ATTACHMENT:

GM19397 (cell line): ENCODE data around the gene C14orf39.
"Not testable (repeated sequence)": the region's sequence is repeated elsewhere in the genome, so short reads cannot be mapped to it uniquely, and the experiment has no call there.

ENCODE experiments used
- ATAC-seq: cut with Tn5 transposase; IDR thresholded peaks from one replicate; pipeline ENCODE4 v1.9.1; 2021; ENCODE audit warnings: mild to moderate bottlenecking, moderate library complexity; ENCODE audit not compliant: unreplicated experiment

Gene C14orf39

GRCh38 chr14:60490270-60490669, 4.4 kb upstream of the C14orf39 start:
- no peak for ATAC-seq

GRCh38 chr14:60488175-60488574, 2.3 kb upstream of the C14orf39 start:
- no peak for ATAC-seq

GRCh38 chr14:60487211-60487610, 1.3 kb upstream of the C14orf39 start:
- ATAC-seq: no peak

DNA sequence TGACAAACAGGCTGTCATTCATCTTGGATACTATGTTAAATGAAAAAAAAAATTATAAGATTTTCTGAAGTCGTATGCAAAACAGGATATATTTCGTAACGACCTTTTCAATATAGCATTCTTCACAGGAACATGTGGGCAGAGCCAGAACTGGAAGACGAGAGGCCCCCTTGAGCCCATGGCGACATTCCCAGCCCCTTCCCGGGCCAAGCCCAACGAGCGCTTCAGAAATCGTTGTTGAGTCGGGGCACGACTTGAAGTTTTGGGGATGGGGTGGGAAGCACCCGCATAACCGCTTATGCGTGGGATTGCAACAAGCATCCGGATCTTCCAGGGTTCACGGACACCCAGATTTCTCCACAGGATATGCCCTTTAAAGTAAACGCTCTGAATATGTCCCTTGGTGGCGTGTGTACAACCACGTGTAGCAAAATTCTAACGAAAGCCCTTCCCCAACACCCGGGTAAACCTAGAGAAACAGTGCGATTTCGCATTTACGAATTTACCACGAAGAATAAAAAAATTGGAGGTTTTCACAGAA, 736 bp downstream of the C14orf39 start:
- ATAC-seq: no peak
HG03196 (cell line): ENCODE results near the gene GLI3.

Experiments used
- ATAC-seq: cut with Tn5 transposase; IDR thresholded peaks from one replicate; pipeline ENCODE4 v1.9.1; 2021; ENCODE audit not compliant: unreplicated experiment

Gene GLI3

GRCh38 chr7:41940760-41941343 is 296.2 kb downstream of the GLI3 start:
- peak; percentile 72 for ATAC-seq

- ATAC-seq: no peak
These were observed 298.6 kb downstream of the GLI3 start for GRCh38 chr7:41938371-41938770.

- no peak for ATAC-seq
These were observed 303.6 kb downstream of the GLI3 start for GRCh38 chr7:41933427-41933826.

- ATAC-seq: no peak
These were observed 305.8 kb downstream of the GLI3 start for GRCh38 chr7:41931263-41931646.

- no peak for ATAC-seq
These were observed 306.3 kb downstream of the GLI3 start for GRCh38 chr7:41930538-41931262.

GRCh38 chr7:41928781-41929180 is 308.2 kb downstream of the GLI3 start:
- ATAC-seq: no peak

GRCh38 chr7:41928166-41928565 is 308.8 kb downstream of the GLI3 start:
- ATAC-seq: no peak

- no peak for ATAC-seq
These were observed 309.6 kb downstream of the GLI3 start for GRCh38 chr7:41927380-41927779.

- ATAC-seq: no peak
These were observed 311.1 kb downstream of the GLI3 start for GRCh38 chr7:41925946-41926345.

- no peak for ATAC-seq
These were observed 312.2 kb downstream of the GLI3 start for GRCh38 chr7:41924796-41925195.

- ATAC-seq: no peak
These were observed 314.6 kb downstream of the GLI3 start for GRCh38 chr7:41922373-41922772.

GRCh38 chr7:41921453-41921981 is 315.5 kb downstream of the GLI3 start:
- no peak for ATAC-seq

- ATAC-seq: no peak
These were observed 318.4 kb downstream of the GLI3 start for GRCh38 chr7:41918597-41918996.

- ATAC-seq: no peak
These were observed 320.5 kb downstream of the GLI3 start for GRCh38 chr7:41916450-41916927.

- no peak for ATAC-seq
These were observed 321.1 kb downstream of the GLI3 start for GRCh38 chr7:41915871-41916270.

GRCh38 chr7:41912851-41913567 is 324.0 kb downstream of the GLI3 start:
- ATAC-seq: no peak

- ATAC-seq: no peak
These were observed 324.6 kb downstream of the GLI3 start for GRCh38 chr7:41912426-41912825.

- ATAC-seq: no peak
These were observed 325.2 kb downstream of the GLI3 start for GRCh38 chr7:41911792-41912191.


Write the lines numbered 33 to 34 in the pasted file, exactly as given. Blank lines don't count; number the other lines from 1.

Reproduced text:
These were observed 309.6 kb downstream of the GLI3 start for GRCh38 chr7:41927380-41927779.

- ATAC-seq: no peak